What Is Jambalaya?
Jambalaya is a rice dish from southern Louisiana, featuring the spicy sausages and seafood local to the region. There are a few theories about the origins of jambalaya: Jambalaya may have originated as a variation of West African jollof rice; or it may have emerged during the Spanish occupation of Louisiana during the late eighteenth century, its name a portmanteau of jamón (ham) and paella. Another theory is that jambalaya developed first in Provence, France, under the name jambalaia (mixture).
To make jambalaya, you first brown the meat, which is often pork and sausages. Then add the holy trinity of bell pepper, celery, and onion to the fat. Finally, toss rice—which has grown on the Mississippi river since the early eighteenth century—with the meat and veggies, and cook it in fish or chicken stock with Creole and Cajun seasonings.
7 Essential Jambalaya Ingredients
Though recipes for jambalaya vary, there are several consistent ingredients.
- Rice: You can make jambalaya with short or long-grain white rice, but it's important that the rice isn't sticky—you want individual grains rather than clumps of rice.
- Seafood: In areas where oysters, crawfish, and shrimp are abundant, seafood jambalaya is common.
- Meat: Andouille sausage and tasso, a Cajun-seasoned ham, are jambalaya classics. You can also add chicken thighs or breasts.
- The holy trinity: The Cajun holy trinity is a flavor base similar to Spanish sofrito and French mirepoix. It consists of green or red bell pepper, celery, and onion (and sometimes garlic cloves).
- Stock: You can make jambalaya with water, but the best jambalayas include a flavorful homemade chicken stock or fish stock.
- Creole and Cajun spices: Paprika, cayenne pepper, black pepper, and oregano are just some of the spices that feature in Louisiana cuisine, including jambalaya.
- Tomatoes: Creole or New Orleans-style red jambalaya includes diced tomatoes; Cajun brown jambalaya does not.
Classic Cajun Jambalaya Recipe
Prep Time15 min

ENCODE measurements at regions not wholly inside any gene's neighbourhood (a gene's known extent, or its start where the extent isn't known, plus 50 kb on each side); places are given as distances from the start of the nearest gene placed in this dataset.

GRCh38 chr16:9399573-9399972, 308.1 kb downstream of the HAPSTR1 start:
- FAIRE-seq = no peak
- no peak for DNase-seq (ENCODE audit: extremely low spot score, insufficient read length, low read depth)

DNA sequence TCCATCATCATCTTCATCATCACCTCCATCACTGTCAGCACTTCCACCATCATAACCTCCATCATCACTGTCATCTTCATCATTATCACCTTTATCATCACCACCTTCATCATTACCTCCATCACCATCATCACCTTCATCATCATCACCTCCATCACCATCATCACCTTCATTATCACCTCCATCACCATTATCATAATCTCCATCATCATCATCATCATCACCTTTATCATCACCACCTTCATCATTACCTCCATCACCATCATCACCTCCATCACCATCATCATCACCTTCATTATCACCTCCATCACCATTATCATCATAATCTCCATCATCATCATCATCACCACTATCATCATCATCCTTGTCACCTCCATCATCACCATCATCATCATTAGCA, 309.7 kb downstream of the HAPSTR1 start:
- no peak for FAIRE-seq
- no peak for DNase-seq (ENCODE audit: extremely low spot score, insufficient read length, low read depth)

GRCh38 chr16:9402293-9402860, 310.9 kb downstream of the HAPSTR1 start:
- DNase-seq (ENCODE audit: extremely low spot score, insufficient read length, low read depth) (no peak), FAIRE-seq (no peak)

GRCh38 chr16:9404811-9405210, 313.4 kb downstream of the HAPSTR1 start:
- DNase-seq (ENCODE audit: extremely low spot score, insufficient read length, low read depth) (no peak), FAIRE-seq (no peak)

Total Time1 hr 10 min
Cook Time55 min
- 1 tablespoon olive oil or butter
- ¼ pound salt pork, chopped into 1-inch cubes (or substitute cooked ham or bacon)
- ½ pound andouille sausage, sliced ½ inch thick (or substitute another smoked sausage such as kielbasa or chorizo)
- ½ pound hot Italian sausage, sliced ½ inch thick (or substitute another spicy, uncooked sausage)
- ½ pound boneless skinless chicken breasts, chopped into 1-inch cubes
- 1 onion, minced
- 1 green bell pepper, seeded and minced
- 2 stalks celery, minced
- 3 cups long-grain rice
- ½ teaspoon paprika
- 1 tablespoon fresh parsley leaves
- 1 teaspoon fresh thyme leaves
- 1 jalapeño, seeded and minced
- 2 cloves garlic, minced
- 1 tablespoon kosher salt, plus more to taste
- ½ teaspoon freshly ground black pepper
- 1 teaspoon cayenne pepper or hot sauce, plus more to taste
- 2 bay leaves
- 1 teaspoon dried oregano
- 1 pound shrimp, peeled and deveined
- 4 cups homemade chicken stock or low-sodium chicken broth
- 2 green onions, thinly sliced on the diagonal
- Heat oil in a Dutch oven, large pot, or very large skillet (preferably cast iron) over medium heat. Add pork, sausage, and chicken breast. Sauté meat until lightly browned and fat has rendered out, about 5–10 minutes.
- Once fat has rendered, add onion, bell pepper, and celery, and cover, stirring occasionally until softened and fragrant, about 5–10 more minutes. Add rice and stir to coat.
- Add remaining ingredients except the green onions, and increase heat to medium-high heat. Bring to a boil and let boil for 5 minutes. Reduce heat to low, cover, and simmer until rice is tender and liquid is fully absorbed, about 25–30 minutes. If necessary, add water to prevent drying out. Taste and adjust seasoning.
- Fluff with a fork, garnish with green onions, and serve warm with hot sauce.
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